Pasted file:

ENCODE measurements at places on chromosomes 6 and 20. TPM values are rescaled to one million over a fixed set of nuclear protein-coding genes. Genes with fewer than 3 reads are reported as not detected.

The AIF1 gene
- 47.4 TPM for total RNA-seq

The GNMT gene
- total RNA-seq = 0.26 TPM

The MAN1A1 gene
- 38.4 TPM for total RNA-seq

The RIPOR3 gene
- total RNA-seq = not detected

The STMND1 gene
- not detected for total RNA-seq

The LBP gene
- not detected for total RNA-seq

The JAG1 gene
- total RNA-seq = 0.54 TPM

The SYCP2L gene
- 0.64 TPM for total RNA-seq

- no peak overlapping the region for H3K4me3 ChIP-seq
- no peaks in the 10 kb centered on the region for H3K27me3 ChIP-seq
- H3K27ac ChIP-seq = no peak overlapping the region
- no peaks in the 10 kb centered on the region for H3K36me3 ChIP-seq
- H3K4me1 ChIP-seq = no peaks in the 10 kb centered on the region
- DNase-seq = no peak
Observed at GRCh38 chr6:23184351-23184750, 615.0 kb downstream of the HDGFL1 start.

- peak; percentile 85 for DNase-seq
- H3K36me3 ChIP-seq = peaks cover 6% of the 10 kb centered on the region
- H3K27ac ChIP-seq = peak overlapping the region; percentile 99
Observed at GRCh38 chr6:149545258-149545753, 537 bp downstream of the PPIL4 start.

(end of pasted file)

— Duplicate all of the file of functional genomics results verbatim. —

ENCODE measurements at places on chromosomes 6 and 20. TPM values are rescaled to one million over a fixed set of nuclear protein-coding genes. Genes with fewer than 3 reads are reported as not detected.

The AIF1 gene
- 47.4 TPM for total RNA-seq

The GNMT gene
- total RNA-seq = 0.26 TPM

The MAN1A1 gene
- 38.4 TPM for total RNA-seq

The RIPOR3 gene
- total RNA-seq = not detected

The STMND1 gene
- not detected for total RNA-seq

The LBP gene
- not detected for total RNA-seq

The JAG1 gene
- total RNA-seq = 0.54 TPM

The SYCP2L gene
- 0.64 TPM for total RNA-seq

- no peak overlapping the region for H3K4me3 ChIP-seq
- no peaks in the 10 kb centered on the region for H3K27me3 ChIP-seq
- H3K27ac ChIP-seq = no peak overlapping the region
- no peaks in the 10 kb centered on the region for H3K36me3 ChIP-seq
- H3K4me1 ChIP-seq = no peaks in the 10 kb centered on the region
- DNase-seq = no peak
Observed at GRCh38 chr6:23184351-23184750, 615.0 kb downstream of the HDGFL1 start.

- peak; percentile 85 for DNase-seq
- H3K36me3 ChIP-seq = peaks cover 6% of the 10 kb centered on the region
- H3K27ac ChIP-seq = peak overlapping the region; percentile 99
Observed at GRCh38 chr6:149545258-149545753, 537 bp downstream of the PPIL4 start.